I first met “Wilson” soon after he moved to the area. He told me he moved because he had lost his business. Personally, I think his business was stolen from him by the mafia Wilson always referred to as the “Forest Circus”. These were the clowns who controlled (and rationed) the license which “allowed” Wilson to conduct his business.
His former business would be my dream business. In fact, I tried to think of a way we could go into partnership and start again, but unfortunately, it was never to be. Neither of us had the money to get it started.
He showed me one of his leftover brochures. I loved his idea.
What he did was take people into the Colorado wilderness on “public” [sic] land. Sounds simple, doesn’t it. He charged what seemed to me to be a huge amount, but he had plenty of takers. He said he had as many as he could manage.
He then let them decide what they wanted out of the experience.
If they simply wanted to get away for a few days, that’s what he helped them do. If they wanted to learn survival skills, he helped them with that. Whatever they were looking for, while having an experienced outdoorsman along, he tried to provide. He asked that they not take radios or anything like that on the trip, but otherwise didn’t require anything too primitive unless that’s what they wanted. He was always more modern than me anyway.
He made certain to walk “lightly” and leave as little trace as possible. This was partly self-interest, otherwise his future clients wouldn’t have been happy with the scarred land and the trash, since he generally used the same area for each trip. He was conscientious about leaving little or no trace, and proved this to me time after time.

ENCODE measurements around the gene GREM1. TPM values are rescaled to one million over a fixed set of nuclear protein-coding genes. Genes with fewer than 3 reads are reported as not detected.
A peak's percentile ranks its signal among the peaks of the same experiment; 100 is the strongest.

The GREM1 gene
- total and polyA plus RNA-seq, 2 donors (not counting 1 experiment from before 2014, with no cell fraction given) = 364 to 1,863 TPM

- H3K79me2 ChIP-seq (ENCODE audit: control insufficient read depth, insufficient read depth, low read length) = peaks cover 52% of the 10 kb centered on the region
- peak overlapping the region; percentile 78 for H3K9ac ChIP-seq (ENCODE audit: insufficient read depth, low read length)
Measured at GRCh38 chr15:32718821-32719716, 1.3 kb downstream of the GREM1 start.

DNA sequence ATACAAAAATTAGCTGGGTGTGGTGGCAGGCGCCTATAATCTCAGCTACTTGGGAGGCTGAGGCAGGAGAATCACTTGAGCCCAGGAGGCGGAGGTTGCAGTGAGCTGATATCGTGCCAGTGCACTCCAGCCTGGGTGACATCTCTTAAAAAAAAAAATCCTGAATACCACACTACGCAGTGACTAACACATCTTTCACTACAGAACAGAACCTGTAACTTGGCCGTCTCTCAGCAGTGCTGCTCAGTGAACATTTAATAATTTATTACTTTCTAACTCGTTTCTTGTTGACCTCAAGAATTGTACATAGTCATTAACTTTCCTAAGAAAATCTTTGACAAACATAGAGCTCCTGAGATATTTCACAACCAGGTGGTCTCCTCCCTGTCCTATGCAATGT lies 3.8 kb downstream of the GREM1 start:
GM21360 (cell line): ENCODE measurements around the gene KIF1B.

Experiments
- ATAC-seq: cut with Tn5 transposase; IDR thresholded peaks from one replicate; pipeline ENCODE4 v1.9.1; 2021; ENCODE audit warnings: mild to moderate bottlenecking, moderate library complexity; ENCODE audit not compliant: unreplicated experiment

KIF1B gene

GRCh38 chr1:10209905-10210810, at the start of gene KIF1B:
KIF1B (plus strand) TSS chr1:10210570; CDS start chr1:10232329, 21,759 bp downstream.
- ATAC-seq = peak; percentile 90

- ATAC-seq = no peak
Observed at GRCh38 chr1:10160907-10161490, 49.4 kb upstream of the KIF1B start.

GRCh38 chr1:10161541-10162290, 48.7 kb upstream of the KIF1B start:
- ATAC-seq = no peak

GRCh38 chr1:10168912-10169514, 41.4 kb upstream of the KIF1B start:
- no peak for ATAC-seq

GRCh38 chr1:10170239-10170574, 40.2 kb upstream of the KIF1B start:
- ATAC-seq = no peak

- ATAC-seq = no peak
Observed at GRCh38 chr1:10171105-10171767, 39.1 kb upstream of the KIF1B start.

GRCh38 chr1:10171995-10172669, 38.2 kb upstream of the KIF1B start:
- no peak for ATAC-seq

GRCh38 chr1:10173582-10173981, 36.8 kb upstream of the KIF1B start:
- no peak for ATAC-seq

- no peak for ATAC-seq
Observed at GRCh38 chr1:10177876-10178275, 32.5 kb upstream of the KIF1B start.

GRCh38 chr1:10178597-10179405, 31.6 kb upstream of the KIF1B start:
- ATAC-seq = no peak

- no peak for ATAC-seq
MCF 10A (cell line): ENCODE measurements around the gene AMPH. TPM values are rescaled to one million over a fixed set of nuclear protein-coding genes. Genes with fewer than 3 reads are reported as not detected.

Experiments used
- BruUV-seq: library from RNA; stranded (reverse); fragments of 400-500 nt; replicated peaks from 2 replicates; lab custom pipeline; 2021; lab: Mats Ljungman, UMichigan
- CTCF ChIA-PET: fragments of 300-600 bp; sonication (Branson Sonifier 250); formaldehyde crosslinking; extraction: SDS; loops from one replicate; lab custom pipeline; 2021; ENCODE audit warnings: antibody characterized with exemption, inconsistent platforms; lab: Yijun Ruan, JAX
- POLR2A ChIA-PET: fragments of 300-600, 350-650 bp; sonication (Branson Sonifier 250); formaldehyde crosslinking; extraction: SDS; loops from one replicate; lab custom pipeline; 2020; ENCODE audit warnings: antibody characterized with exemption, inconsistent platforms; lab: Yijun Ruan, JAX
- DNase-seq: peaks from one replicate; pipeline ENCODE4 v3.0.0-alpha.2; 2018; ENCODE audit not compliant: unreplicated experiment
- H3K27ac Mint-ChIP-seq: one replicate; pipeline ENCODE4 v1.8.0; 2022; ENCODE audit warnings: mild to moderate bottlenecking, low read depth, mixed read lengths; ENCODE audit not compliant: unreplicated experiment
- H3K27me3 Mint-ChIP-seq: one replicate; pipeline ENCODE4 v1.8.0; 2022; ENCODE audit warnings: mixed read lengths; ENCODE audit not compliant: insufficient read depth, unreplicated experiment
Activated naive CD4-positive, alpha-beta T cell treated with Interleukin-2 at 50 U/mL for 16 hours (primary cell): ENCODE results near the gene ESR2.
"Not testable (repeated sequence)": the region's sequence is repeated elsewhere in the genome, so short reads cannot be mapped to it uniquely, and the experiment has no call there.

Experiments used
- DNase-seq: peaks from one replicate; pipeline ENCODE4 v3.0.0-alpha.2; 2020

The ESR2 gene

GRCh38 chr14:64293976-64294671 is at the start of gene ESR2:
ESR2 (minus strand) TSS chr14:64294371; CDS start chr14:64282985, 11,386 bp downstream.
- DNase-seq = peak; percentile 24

One thing he did was to go out the day before they left and bury a frozen Cornish game hen (one per person) and make sure that’s where they ended up on the last day out when he would dig them up and cook them for a special meal. (He never mentioned any getting taken by bears.)
He had clients from all over the country. The one who apparently made the biggest impression on him was a city guy who was facing a bleak, short future with AIDS. He was the only client Wilson ever specifically talked about. The guy was very grateful for the experience of being immersed in nature’s beauty and grandeur, and Wilson seemed moved by the chance to see the wilderness through that guy’s eyes. When you see something every day it’s almost impossible to avoid getting a little jaded. I think the dying man’s joy jolted Wilson out of his apathy.
Unfortunately, I think that was one of the last customers he had before the bureaucrats of the US Forest “Service” decided to not allow him to renew his outfitter’s license, but to give it to a political crony instead. Suddenly, Wilson’s successful business was turned into a “crime”. This infuriated him, and he never got over it. I can’t really blame him.
He was soon broke and (mostly) homeless and moved to the western side of the pass where I lived. I would never have met him otherwise, but it really was a nasty thing they did to him. Something he never really recovered from– emotionally or financially. I don’t know how much he hated government before this happened (I heard stories) but they definitely made an enemy that day. Not that they care. But, if he ever goes Heemeyer on them, I’ll understand and sympathize.